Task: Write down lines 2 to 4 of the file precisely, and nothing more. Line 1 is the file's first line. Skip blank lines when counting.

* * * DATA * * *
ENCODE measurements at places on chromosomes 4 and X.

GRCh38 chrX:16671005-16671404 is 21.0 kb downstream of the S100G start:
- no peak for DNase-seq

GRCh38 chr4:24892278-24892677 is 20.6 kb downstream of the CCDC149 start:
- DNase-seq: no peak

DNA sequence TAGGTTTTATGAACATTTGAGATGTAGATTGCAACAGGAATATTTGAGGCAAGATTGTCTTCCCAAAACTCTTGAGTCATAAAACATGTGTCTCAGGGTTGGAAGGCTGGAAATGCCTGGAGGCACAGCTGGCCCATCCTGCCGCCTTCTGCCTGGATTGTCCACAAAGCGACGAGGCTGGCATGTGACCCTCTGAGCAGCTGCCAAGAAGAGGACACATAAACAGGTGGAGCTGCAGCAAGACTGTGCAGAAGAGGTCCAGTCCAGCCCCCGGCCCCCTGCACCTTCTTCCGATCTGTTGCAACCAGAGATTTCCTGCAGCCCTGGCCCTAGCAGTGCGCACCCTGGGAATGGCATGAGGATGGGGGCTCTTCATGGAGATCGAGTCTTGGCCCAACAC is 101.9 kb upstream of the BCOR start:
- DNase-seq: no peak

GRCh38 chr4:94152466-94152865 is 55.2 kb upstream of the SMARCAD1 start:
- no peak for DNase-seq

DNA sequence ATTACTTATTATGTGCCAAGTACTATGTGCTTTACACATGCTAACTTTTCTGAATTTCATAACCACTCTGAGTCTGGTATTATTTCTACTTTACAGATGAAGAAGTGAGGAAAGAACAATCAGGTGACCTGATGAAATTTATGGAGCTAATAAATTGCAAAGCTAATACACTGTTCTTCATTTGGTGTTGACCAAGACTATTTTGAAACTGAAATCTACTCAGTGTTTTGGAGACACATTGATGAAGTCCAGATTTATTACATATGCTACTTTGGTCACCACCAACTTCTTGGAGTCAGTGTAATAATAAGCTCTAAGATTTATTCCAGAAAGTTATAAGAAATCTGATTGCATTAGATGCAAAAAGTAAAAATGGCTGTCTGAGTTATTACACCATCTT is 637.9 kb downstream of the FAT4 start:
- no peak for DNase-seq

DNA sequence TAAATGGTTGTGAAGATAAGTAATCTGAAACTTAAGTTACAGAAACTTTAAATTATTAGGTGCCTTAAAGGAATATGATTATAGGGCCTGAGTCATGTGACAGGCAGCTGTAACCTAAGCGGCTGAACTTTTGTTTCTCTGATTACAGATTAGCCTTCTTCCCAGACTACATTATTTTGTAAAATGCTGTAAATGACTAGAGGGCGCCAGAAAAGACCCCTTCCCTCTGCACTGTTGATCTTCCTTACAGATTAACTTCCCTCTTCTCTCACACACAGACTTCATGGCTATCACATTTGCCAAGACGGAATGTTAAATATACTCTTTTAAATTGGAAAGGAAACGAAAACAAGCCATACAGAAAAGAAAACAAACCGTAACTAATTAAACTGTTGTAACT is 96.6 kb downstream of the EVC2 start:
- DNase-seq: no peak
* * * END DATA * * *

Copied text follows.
GRCh38 chrX:16671005-16671404 is 21.0 kb downstream of the S100G start:
- no peak for DNase-seq

GRCh38 chr4:24892278-24892677 is 20.6 kb downstream of the CCDC149 start: